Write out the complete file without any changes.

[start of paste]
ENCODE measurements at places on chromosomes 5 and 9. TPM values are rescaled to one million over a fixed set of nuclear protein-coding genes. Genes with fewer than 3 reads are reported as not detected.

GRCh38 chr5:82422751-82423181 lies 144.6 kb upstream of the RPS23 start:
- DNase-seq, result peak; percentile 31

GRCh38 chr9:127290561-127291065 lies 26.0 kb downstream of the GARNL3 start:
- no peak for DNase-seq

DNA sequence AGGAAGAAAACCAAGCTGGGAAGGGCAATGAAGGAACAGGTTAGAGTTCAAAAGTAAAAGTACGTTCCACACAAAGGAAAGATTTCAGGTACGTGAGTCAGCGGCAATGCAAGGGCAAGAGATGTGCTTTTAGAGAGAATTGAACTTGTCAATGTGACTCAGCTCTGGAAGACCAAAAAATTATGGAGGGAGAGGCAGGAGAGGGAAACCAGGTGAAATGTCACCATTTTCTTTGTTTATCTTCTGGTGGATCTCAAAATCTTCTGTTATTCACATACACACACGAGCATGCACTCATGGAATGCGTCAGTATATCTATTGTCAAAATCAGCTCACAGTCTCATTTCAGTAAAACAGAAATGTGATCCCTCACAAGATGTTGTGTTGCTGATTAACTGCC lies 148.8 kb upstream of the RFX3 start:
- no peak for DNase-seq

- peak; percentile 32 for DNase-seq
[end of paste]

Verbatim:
ENCODE measurements at places on chromosomes 5 and 9. TPM values are rescaled to one million over a fixed set of nuclear protein-coding genes. Genes with fewer than 3 reads are reported as not detected.

GRCh38 chr5:82422751-82423181 lies 144.6 kb upstream of the RPS23 start:
- DNase-seq, result peak; percentile 31

GRCh38 chr9:127290561-127291065 lies 26.0 kb downstream of the GARNL3 start:
- no peak for DNase-seq

DNA sequence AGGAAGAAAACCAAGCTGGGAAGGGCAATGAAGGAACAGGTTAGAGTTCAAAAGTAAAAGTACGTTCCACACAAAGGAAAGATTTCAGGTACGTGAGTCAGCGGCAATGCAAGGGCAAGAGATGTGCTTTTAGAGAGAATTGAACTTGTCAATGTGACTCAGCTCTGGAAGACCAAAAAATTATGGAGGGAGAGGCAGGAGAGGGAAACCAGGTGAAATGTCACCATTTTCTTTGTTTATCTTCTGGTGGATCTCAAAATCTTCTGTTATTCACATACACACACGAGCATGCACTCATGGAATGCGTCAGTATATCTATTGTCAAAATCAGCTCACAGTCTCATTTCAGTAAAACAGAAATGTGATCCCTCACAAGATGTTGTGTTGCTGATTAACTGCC lies 148.8 kb upstream of the RFX3 start:
- no peak for DNase-seq

- peak; percentile 32 for DNase-seq